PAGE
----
“Free, unstructured play promotes interactions that boost vocabulary, nurture parent-child relationships, and encourage social skills and creativity. Play helps young brains develop,” says Jenny Radesky, M.D., a developmental behavioral pediatrician and researcher at Mott who is leading the AAP session.

“But mobile devices are becoming an almost unavoidable part of children’s worlds. We hope to demystify the design differences between technology and classic toys and help parents increase open-ended play experiences for their children.”

Radesky says there are some benefits in “shared” technology experiences, such as watching a movie together as a family and discussing it or looking up new recipes to cook together. But children are increasingly on devices alone as parents see them as tools to pacify tantrums, keep children occupied during mealtime and even as a way to take a break from parenting.

“Early childhood is a vulnerable time for exhausted parents, and they may find relief in technology,” Radesky says.

“But both children and parents need experiences with play that provide a sense of self-efficacy and living in the moment.”

Radesky highlights four key differences between the classic and tech-supported types of play and why parents and pediatricians should take notice.

Child’s Autonomy: In digital games, the app designer is in control, Radesky says. Many apps and games are simple, cause-and-effect puzzles or races with a design that constrains a child’s behavior. They have a “closed loop” design that decides for children what they are going to do next, rather than letting the child’s brain take the lead. “The designs behind much of children’s digital technology does not support the autonomy, self-realization, and parent-child interaction that traditional play allows,” Radesky says.

Another part of autonomy is learning self-control. However, many parents are using mobile devices to keep children seated at the dinner table, calm on brief car rides or to settle them to bed. These habits may inhibit their ability to learn how to self-regulate emotions and be counter-productive when it comes to good sleep.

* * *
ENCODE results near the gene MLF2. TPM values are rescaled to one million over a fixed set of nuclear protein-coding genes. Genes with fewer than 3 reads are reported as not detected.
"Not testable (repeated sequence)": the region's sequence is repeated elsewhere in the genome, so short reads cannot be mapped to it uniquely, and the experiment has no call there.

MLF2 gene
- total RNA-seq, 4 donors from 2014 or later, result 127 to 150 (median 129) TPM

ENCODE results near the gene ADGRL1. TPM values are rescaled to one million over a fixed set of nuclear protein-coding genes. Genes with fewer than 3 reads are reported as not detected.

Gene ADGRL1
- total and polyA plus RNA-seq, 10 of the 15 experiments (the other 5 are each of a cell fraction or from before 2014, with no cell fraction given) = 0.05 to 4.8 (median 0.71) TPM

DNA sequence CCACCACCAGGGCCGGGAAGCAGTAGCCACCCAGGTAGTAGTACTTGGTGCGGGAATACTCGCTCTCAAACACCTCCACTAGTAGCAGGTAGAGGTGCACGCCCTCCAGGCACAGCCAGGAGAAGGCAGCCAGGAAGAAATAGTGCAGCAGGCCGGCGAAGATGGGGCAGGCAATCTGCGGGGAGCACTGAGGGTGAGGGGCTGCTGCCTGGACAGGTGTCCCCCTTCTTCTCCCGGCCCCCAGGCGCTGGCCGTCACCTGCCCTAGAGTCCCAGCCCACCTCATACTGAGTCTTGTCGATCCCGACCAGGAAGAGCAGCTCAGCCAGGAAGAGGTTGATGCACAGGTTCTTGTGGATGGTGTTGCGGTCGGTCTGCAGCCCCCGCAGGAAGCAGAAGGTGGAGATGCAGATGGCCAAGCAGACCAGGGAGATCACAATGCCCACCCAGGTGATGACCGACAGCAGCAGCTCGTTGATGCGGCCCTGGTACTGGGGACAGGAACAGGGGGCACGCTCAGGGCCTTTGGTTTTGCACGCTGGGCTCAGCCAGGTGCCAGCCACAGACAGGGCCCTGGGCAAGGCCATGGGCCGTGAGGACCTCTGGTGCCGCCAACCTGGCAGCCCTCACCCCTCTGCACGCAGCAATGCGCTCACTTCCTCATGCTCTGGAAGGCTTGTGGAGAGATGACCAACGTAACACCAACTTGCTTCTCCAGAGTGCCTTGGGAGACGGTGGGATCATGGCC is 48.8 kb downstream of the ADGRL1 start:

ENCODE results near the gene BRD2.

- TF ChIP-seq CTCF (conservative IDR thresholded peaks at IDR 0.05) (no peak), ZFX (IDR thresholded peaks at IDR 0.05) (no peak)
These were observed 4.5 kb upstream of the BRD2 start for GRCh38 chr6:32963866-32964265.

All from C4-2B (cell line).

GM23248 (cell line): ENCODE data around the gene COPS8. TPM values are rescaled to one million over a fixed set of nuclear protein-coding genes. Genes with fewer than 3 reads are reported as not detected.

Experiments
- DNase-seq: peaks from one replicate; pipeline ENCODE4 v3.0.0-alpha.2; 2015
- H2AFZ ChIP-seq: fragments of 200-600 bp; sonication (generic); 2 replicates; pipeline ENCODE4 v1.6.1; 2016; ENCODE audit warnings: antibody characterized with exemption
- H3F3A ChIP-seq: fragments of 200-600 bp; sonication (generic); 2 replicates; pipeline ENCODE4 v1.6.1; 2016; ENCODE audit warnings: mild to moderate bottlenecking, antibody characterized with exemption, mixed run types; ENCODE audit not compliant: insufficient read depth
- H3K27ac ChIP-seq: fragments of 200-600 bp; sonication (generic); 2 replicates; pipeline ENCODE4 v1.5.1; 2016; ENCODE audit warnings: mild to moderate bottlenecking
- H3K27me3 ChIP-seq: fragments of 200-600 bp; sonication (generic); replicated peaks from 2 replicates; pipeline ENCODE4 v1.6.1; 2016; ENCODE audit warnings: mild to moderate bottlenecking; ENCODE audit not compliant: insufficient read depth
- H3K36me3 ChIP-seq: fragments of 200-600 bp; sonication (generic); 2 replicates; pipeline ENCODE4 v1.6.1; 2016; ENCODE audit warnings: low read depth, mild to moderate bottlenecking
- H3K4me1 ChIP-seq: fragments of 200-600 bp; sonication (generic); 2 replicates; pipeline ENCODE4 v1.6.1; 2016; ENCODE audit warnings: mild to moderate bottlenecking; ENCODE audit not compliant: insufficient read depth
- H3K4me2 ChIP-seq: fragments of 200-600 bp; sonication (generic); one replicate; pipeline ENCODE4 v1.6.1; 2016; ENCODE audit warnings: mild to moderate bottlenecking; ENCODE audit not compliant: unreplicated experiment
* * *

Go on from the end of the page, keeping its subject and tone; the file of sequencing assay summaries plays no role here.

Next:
Unstructured play, on the other hand, puts the child in control. “Child autonomy and control is at the core of unstructured play. The child thinks up what to do, how to do it, and what to do when things don’t work out,” Radesky says. “This is where imagination really allows a child to push past old ideas and create new ones, handle strong feelings, and figure things out for themselves.”

Hooking Kids in Different Ways: While digital games are attention-grabbing, unstructured play is attention-building, Radesky says. In some apps and games, “there are so many over-the-top interactive enhancements” that children mainly pay attention to these exciting features, rather than understanding the concept the app was trying to teach. But it can be difficult to screen for appropriate apps. Radesky’s research analyzing apps and games marketed to young children found that most of them came with a misleading ‘educational’ label that they may not deserve.

“The natural and social worlds are rarely going to be as attention-grabbing and ‘shiny’ as online games and apps are artificially designed to be,” Radesky says. “But this allows the child to determine what they want to direct their attention towards, and to think clearly without artificial distractions.”

External versus internal rewards: Apps and games provide many external rewards, such as tokens, candies, virtual toys, or piggy banks every time children get an answer correct. This is intentional because designers know that young children are driven by rewards, Radesky notes. What can be problematic is that “children may get over-focused on consuming and collecting.”

She points to examples, such as balloons, fireworks and parades that “reward” a child for completing a simple task in a digital game. This type of digital design, known as “persuasive design” is a strategy used to maximally engage a user.

“We need to help parents understand this tricky type of design and how inappropriate it is for children and teens who are so susceptible to social feedback,” Radesky says. “We don’t want children to see play as just collecting and hoarding virtual things.”

The rewards of traditional play, however, are internal and social. “When children struggle with a new challenge and figure out a solution, the reward can be subtle, with a sense of satisfaction and self-efficacy,” Radesky says. “Providing children with praise for hard work is appropriate, but it shouldn’t be over the top. Otherwise children can get used to always needing external validation.”